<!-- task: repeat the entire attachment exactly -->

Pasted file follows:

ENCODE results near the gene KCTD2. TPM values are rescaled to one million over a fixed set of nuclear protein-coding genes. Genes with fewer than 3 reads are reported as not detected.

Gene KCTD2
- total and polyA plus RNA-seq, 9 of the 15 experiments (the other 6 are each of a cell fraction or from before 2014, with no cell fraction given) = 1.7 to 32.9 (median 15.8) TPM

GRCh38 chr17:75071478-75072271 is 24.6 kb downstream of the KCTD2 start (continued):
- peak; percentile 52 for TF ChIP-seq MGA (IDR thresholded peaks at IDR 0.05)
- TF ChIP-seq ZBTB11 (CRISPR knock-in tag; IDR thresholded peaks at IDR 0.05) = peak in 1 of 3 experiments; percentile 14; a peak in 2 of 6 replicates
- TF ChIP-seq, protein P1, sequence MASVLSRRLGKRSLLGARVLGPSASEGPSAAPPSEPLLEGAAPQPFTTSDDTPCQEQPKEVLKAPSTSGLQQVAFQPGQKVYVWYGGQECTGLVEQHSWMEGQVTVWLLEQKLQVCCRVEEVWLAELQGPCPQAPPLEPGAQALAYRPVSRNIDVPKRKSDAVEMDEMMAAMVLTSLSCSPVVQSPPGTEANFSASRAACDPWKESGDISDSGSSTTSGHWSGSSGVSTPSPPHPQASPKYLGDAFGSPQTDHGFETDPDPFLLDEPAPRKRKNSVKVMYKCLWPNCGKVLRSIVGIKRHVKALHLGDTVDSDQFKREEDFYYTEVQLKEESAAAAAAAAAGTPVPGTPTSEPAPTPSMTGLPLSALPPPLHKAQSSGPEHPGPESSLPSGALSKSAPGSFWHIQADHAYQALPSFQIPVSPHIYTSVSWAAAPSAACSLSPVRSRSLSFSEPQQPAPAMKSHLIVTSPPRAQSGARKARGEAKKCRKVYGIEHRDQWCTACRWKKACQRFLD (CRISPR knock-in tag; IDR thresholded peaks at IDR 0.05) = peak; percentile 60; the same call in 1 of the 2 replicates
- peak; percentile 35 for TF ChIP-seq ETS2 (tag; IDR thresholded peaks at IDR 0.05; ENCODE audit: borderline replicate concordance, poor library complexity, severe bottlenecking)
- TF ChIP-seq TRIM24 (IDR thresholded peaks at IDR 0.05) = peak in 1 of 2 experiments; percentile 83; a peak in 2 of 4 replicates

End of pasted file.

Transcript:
ENCODE results near the gene KCTD2. TPM values are rescaled to one million over a fixed set of nuclear protein-coding genes. Genes with fewer than 3 reads are reported as not detected.

Gene KCTD2
- total and polyA plus RNA-seq, 9 of the 15 experiments (the other 6 are each of a cell fraction or from before 2014, with no cell fraction given) = 1.7 to 32.9 (median 15.8) TPM

GRCh38 chr17:75071478-75072271 is 24.6 kb downstream of the KCTD2 start (continued):
- peak; percentile 52 for TF ChIP-seq MGA (IDR thresholded peaks at IDR 0.05)
- TF ChIP-seq ZBTB11 (CRISPR knock-in tag; IDR thresholded peaks at IDR 0.05) = peak in 1 of 3 experiments; percentile 14; a peak in 2 of 6 replicates
- TF ChIP-seq, protein P1, sequence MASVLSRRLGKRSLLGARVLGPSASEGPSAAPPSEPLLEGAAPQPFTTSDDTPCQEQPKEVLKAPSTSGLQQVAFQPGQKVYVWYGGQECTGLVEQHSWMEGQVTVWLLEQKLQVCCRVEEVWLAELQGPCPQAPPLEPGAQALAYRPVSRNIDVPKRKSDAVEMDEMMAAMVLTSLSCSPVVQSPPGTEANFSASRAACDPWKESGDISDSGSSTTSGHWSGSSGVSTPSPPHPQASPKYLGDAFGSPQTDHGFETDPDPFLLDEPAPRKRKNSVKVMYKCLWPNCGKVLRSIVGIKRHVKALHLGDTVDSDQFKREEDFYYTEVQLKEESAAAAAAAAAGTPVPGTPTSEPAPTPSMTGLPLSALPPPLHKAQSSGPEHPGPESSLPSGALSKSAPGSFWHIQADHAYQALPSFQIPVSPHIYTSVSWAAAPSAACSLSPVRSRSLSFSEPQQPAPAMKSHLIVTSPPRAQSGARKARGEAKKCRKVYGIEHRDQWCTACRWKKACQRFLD (CRISPR knock-in tag; IDR thresholded peaks at IDR 0.05) = peak; percentile 60; the same call in 1 of the 2 replicates
- peak; percentile 35 for TF ChIP-seq ETS2 (tag; IDR thresholded peaks at IDR 0.05; ENCODE audit: borderline replicate concordance, poor library complexity, severe bottlenecking)
- TF ChIP-seq TRIM24 (IDR thresholded peaks at IDR 0.05) = peak in 1 of 2 experiments; percentile 83; a peak in 2 of 4 replicates